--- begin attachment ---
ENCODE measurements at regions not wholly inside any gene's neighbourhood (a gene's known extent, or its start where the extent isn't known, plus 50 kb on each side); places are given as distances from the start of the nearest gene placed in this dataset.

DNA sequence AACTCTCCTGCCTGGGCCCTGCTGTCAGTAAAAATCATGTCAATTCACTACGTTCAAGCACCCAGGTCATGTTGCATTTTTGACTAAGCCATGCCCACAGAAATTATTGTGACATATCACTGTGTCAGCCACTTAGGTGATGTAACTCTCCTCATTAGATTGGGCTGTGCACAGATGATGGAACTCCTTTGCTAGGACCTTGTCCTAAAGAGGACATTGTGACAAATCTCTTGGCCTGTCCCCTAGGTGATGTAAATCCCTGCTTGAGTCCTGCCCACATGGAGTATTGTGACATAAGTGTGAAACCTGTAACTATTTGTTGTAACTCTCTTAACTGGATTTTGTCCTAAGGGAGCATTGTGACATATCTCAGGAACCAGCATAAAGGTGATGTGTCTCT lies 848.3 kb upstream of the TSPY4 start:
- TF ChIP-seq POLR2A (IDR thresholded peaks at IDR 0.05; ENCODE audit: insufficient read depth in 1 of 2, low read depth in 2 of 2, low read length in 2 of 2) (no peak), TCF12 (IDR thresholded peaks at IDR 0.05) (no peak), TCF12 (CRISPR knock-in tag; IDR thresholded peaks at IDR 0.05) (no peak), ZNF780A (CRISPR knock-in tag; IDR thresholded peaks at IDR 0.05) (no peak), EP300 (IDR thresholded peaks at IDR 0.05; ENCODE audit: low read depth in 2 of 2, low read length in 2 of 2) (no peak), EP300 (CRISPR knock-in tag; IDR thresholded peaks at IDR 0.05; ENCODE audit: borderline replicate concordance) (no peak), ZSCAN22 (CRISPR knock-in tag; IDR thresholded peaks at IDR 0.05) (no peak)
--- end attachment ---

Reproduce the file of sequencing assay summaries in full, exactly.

ENCODE measurements at regions not wholly inside any gene's neighbourhood (a gene's known extent, or its start where the extent isn't known, plus 50 kb on each side); places are given as distances from the start of the nearest gene placed in this dataset.

DNA sequence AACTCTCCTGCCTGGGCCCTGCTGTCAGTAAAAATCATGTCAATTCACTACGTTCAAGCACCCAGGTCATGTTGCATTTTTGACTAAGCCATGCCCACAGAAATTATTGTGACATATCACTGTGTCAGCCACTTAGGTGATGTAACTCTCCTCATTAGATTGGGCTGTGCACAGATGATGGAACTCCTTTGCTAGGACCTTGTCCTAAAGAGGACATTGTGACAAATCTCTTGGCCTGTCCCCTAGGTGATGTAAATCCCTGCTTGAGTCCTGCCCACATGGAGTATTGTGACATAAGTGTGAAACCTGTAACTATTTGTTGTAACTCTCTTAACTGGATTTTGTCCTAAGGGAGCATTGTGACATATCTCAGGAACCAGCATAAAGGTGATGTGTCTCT lies 848.3 kb upstream of the TSPY4 start:
- TF ChIP-seq POLR2A (IDR thresholded peaks at IDR 0.05; ENCODE audit: insufficient read depth in 1 of 2, low read depth in 2 of 2, low read length in 2 of 2) (no peak), TCF12 (IDR thresholded peaks at IDR 0.05) (no peak), TCF12 (CRISPR knock-in tag; IDR thresholded peaks at IDR 0.05) (no peak), ZNF780A (CRISPR knock-in tag; IDR thresholded peaks at IDR 0.05) (no peak), EP300 (IDR thresholded peaks at IDR 0.05; ENCODE audit: low read depth in 2 of 2, low read length in 2 of 2) (no peak), EP300 (CRISPR knock-in tag; IDR thresholded peaks at IDR 0.05; ENCODE audit: borderline replicate concordance) (no peak), ZSCAN22 (CRISPR knock-in tag; IDR thresholded peaks at IDR 0.05) (no peak)